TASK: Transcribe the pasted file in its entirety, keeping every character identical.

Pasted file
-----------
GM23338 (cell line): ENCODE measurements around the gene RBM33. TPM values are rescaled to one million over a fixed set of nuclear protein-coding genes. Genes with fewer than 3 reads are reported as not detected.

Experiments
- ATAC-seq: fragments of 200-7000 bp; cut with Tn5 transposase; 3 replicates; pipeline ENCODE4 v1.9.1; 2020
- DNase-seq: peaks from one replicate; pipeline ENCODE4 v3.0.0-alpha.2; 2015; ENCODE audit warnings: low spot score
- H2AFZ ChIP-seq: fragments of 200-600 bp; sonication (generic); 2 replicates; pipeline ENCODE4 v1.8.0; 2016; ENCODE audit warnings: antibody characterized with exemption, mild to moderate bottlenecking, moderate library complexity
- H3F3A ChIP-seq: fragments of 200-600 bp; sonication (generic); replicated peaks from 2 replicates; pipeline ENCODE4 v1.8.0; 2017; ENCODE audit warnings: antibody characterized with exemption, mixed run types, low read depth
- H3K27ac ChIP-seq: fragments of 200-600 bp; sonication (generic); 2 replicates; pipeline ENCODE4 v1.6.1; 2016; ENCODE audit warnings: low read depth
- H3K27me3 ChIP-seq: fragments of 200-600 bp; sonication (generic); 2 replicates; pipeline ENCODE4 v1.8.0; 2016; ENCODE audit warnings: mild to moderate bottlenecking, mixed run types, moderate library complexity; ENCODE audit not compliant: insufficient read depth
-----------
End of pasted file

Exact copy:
GM23338 (cell line): ENCODE measurements around the gene RBM33. TPM values are rescaled to one million over a fixed set of nuclear protein-coding genes. Genes with fewer than 3 reads are reported as not detected.

Experiments
- ATAC-seq: fragments of 200-7000 bp; cut with Tn5 transposase; 3 replicates; pipeline ENCODE4 v1.9.1; 2020
- DNase-seq: peaks from one replicate; pipeline ENCODE4 v3.0.0-alpha.2; 2015; ENCODE audit warnings: low spot score
- H2AFZ ChIP-seq: fragments of 200-600 bp; sonication (generic); 2 replicates; pipeline ENCODE4 v1.8.0; 2016; ENCODE audit warnings: antibody characterized with exemption, mild to moderate bottlenecking, moderate library complexity
- H3F3A ChIP-seq: fragments of 200-600 bp; sonication (generic); replicated peaks from 2 replicates; pipeline ENCODE4 v1.8.0; 2017; ENCODE audit warnings: antibody characterized with exemption, mixed run types, low read depth
- H3K27ac ChIP-seq: fragments of 200-600 bp; sonication (generic); 2 replicates; pipeline ENCODE4 v1.6.1; 2016; ENCODE audit warnings: low read depth
- H3K27me3 ChIP-seq: fragments of 200-600 bp; sonication (generic); 2 replicates; pipeline ENCODE4 v1.8.0; 2016; ENCODE audit warnings: mild to moderate bottlenecking, mixed run types, moderate library complexity; ENCODE audit not compliant: insufficient read depth